Reflections on the Growing Popularity of Rugby

Gregg Jones, D.C.

By Gregg Jones, D.C. | May 12, 2015

Paul Presinzano, the business advisor to Kutztown’s rugby team, contributed to this post.

I’ve been associated with the game of rugby since 1968. The rugby community has long been waiting for a prominent sponsor to back this sport. Penn Mutual’s timing couldn’t have been better, as its sponsorship of The Penn Mutual Collegiate Rugby Championship comes at a critical moment in the history of the game here in the United States. Interest in rugby is exploding, and the attention is well-deserved.

Having rugby represented in the 2016 Olympic Games for the first time since 1924 has given the sport tremendous credibility across the country and it’s gained a lot of attention because of that. But another reason behind the growing interest in rugby is the new emphasis on Rugby Sevens – with seven-player squads – over the more traditional and larger Rugby Fifteens.

Many people see Sevens as the future of the game. It’s a fast-flowing game. It’s easy for Americans — who do not have a rugby background — to understand. It fits well into the TV world: A game lasts only 14 minutes, and then two brand new teams trot out onto the field for another game, with lots of time for commercials. This gives NBC Sports tremendous versatility in marketing and promoting the tournaments.

The athletic schedule is another factor. Kutztown University of Pennsylvania started its own Rugby Sevens program in 2010. We play Sevens exclusively in the Spring, and a lot of other teams are starting to go that way. While it looks very simple, Rugby Sevens is a very technical game. Playing Sevens in the Spring is a way for us to also sharpen the skills of our players in passing, decision making and fitness, all which help improve our performance in Rugby Fifteens in the Fall, which is the traditional rugby season.

The American Collegiate Rugby Championship (ACRC) has enlisted a large number of schools, from 11 different conferences, from the Mississippi River to the Atlantic Ocean, to buy into the concept of playing Sevens exclusively in the Spring. That has had a lot to do with the dramatic increase in the competition level. At Kutztown, for example, since 2010, our record’s 134/14/1, but that’s because we concentrate so much time into Sevens. I see that happening across the board, so the competition is getting stiffer and stiffer each year.

All this has led to getting the American public excited about Rugby Sevens. Living here in the Philadelphia area, everyone I talk to has been to the event or has seen it on television. They accepted it right away, and it’s generating all of this interest and excitement, and our crowds just get bigger and bigger every year. It’s not only the students, athletes, coaches and universities that are promoting rugby, but I see a huge wave of popularity as a spectator sport.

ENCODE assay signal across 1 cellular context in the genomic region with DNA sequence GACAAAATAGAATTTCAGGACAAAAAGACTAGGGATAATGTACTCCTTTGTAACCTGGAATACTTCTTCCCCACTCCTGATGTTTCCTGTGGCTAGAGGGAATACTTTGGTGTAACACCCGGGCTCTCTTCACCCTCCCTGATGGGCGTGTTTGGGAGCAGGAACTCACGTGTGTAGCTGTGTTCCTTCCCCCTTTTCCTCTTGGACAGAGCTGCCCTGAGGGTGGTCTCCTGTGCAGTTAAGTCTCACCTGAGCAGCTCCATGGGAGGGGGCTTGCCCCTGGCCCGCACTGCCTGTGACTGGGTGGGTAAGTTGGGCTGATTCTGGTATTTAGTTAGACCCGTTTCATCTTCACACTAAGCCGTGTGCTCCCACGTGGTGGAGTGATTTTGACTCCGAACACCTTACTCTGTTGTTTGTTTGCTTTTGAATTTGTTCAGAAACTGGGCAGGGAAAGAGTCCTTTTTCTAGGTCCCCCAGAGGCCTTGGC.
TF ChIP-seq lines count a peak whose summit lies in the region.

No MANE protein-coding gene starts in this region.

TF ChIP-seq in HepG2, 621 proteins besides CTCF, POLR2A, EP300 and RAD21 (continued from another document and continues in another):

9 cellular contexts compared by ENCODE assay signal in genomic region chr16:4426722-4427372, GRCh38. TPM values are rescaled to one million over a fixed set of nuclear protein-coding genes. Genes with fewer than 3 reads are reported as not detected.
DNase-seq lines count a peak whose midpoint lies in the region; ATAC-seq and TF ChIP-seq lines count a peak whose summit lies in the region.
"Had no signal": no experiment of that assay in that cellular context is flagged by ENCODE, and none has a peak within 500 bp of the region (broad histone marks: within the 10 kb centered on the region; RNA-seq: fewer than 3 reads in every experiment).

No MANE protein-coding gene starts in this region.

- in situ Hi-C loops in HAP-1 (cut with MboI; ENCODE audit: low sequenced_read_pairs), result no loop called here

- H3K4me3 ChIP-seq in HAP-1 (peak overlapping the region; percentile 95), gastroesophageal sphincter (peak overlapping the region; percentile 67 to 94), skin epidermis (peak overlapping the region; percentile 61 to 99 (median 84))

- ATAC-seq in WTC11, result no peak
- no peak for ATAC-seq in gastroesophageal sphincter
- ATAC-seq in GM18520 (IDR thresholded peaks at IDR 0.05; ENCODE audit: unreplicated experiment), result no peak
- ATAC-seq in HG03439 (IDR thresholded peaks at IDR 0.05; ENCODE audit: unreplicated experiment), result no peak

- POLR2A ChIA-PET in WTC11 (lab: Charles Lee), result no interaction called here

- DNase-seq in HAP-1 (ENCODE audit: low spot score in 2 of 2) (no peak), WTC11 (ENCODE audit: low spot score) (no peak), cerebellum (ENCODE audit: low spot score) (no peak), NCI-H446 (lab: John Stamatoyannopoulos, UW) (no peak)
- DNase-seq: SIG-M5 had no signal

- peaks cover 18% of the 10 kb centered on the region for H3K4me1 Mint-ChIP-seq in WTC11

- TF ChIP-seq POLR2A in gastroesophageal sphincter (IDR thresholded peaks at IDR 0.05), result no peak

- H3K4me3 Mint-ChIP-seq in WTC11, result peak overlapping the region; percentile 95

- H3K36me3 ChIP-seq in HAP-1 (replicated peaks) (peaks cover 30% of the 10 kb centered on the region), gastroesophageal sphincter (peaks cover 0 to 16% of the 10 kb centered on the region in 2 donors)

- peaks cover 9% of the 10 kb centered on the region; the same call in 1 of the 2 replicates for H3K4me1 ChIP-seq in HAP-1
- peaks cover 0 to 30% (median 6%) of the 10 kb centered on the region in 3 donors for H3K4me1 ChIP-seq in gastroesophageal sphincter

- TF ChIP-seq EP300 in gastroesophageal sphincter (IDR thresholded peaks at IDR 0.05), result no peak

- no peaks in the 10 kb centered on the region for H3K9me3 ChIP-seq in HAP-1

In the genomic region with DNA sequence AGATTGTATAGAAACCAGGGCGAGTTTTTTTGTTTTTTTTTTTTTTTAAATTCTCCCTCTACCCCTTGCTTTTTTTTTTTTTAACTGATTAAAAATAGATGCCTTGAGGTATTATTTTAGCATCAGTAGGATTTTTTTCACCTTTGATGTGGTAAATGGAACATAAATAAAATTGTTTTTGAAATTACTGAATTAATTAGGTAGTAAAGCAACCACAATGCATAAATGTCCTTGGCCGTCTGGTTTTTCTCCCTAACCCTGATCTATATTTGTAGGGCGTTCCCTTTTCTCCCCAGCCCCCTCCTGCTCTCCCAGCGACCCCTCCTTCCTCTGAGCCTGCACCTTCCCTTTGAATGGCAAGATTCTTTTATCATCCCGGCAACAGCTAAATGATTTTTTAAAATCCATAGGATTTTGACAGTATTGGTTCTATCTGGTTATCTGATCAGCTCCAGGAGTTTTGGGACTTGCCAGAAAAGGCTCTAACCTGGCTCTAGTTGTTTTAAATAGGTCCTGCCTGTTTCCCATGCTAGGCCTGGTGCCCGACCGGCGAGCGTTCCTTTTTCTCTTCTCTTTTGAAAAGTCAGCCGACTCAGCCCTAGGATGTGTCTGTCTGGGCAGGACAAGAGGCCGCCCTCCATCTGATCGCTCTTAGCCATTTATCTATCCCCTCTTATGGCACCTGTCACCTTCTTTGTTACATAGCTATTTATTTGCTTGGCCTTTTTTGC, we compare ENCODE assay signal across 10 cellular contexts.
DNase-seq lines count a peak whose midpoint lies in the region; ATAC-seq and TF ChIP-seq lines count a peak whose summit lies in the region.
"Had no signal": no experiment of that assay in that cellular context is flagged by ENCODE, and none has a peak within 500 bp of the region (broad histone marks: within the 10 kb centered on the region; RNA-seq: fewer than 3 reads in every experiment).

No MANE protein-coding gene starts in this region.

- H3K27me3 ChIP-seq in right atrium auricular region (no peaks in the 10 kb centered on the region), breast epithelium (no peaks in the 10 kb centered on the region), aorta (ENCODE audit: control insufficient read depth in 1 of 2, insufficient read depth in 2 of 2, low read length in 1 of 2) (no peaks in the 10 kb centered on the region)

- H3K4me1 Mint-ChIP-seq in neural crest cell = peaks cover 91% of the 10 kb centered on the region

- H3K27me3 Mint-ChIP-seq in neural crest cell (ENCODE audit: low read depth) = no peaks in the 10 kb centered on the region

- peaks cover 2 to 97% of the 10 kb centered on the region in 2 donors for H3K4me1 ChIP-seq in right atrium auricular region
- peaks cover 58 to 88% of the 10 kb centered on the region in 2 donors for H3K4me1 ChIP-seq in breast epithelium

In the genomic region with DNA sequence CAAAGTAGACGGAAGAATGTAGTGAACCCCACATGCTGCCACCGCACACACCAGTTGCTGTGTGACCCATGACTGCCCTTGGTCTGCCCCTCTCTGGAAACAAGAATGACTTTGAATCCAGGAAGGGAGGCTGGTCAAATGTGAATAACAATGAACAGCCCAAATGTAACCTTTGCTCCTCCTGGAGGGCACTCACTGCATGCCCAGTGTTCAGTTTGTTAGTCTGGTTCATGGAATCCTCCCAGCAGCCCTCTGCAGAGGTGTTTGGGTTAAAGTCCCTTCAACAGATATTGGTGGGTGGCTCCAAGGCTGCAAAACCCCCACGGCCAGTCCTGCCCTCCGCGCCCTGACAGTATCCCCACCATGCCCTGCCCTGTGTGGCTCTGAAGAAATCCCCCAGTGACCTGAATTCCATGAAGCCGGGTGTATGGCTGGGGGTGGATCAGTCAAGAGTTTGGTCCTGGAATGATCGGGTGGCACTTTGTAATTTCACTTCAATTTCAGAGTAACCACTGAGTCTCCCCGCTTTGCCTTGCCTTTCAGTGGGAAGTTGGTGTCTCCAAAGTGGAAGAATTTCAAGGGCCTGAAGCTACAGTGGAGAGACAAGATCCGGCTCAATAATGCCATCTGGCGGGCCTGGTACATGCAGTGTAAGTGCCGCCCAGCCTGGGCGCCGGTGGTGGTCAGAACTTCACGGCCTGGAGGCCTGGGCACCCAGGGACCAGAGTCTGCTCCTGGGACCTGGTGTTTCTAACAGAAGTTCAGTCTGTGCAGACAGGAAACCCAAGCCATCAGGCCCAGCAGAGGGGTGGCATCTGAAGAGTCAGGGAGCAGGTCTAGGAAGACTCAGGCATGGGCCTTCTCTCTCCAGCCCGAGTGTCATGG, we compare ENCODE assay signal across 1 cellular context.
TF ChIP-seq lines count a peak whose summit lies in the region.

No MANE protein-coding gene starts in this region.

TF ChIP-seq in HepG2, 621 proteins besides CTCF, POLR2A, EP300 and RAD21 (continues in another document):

More attention brings better athletes to the sport, which drives more attention. Being on TV is a tremendous boon. Any athlete would love to be on a national platform, so it’s pushing every one of these athletes to try harder too. It’s not just coming to practice, but it involves going to fitness training, weight lifting, speed training, watching films, etc. Teams across the country are doing more than just going to a practice two days a week.

Remember, most of these athletes are playing this sport are at a club level, not at a varsity level. At first glance, that doesn’t make much difference. The athletes that play at the club level at Dartmouth, Penn State, or Kutztown, they’re equivalent to any varsity athlete of any other sport. They train just as hard. Most of the high school players we recruit have been playing rugby for four to six years. The international students have been playing for most of their lives. These are very, very serious athletes.

But, take a deeper look at it and the club model makes a big difference. Unlike varsity teams, the responsibility of running the club falls squarely on the shoulders of the students. Our student athletes are the presidents, vice presidents, treasurers, and secretaries of their own club, and they run the destiny of the club. They manage the business aspect of the rugby team. They pay the bills. They set up the appointments for tournaments. As coach, I schedule games, coach the team and run film sessions.

Every sport teaches a life lesson, including rugby. However, this is a unique situation where rugby players are in charge of the management of their own organization.

I hope you will join us for The Penn Mutual Collegiate Rugby Championship on May 30th and 31st, either in person or by watching on TV, to see the excitement for yourself. Root for us, or root for another favorite team, but know that you are getting in on the beginnings of something special.

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